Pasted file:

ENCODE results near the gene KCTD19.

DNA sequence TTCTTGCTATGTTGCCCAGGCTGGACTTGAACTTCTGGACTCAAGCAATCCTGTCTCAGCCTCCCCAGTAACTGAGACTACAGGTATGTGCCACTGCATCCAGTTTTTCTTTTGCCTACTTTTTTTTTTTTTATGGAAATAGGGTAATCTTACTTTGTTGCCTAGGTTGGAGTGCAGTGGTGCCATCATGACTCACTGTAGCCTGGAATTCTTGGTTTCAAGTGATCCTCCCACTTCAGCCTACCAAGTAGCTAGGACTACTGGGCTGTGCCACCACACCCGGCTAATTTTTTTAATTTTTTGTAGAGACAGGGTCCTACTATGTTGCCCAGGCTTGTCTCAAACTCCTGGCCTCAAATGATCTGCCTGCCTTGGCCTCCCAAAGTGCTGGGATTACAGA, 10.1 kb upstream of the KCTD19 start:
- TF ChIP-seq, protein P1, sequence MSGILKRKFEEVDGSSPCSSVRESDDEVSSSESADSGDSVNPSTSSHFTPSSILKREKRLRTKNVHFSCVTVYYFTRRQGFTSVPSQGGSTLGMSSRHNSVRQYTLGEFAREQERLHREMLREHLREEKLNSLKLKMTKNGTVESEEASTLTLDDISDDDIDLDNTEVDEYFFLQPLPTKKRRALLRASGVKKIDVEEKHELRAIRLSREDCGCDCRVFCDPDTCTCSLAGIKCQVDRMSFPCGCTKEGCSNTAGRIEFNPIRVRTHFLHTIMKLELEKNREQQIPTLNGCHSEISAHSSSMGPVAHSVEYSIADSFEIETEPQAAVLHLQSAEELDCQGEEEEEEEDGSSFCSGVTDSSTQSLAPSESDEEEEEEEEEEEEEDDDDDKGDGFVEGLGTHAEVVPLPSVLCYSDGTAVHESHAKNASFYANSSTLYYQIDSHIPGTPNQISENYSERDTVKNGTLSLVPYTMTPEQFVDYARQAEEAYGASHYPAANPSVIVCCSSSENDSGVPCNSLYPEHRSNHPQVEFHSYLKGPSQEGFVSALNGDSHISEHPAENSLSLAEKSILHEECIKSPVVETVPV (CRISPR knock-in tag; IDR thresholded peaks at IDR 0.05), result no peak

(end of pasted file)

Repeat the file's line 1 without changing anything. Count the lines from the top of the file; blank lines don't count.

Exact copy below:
ENCODE results near the gene KCTD19.